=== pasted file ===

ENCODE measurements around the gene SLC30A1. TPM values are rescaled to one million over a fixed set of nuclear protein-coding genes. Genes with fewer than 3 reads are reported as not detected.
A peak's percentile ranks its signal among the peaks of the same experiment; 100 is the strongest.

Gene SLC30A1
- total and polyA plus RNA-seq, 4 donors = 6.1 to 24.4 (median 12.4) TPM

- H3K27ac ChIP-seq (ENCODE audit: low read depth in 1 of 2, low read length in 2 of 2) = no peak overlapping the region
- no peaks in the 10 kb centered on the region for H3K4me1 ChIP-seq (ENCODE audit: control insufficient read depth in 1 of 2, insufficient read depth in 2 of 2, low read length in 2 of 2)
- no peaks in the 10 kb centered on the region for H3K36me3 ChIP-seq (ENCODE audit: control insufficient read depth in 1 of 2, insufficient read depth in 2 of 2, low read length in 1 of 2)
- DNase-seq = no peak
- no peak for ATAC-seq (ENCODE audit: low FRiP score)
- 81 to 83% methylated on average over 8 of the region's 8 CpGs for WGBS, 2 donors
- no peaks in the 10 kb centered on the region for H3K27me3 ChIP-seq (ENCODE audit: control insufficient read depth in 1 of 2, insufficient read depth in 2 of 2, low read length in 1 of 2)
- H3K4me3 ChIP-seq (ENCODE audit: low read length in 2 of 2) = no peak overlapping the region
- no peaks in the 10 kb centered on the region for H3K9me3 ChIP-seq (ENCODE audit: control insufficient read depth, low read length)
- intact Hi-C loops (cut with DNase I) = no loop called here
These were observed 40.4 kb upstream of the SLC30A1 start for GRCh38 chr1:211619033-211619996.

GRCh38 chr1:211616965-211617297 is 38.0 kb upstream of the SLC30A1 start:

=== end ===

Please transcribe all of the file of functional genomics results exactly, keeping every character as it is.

ENCODE measurements around the gene SLC30A1. TPM values are rescaled to one million over a fixed set of nuclear protein-coding genes. Genes with fewer than 3 reads are reported as not detected.
A peak's percentile ranks its signal among the peaks of the same experiment; 100 is the strongest.

Gene SLC30A1
- total and polyA plus RNA-seq, 4 donors = 6.1 to 24.4 (median 12.4) TPM

- H3K27ac ChIP-seq (ENCODE audit: low read depth in 1 of 2, low read length in 2 of 2) = no peak overlapping the region
- no peaks in the 10 kb centered on the region for H3K4me1 ChIP-seq (ENCODE audit: control insufficient read depth in 1 of 2, insufficient read depth in 2 of 2, low read length in 2 of 2)
- no peaks in the 10 kb centered on the region for H3K36me3 ChIP-seq (ENCODE audit: control insufficient read depth in 1 of 2, insufficient read depth in 2 of 2, low read length in 1 of 2)
- DNase-seq = no peak
- no peak for ATAC-seq (ENCODE audit: low FRiP score)
- 81 to 83% methylated on average over 8 of the region's 8 CpGs for WGBS, 2 donors
- no peaks in the 10 kb centered on the region for H3K27me3 ChIP-seq (ENCODE audit: control insufficient read depth in 1 of 2, insufficient read depth in 2 of 2, low read length in 1 of 2)
- H3K4me3 ChIP-seq (ENCODE audit: low read length in 2 of 2) = no peak overlapping the region
- no peaks in the 10 kb centered on the region for H3K9me3 ChIP-seq (ENCODE audit: control insufficient read depth, low read length)
- intact Hi-C loops (cut with DNase I) = no loop called here
These were observed 40.4 kb upstream of the SLC30A1 start for GRCh38 chr1:211619033-211619996.

GRCh38 chr1:211616965-211617297 is 38.0 kb upstream of the SLC30A1 start: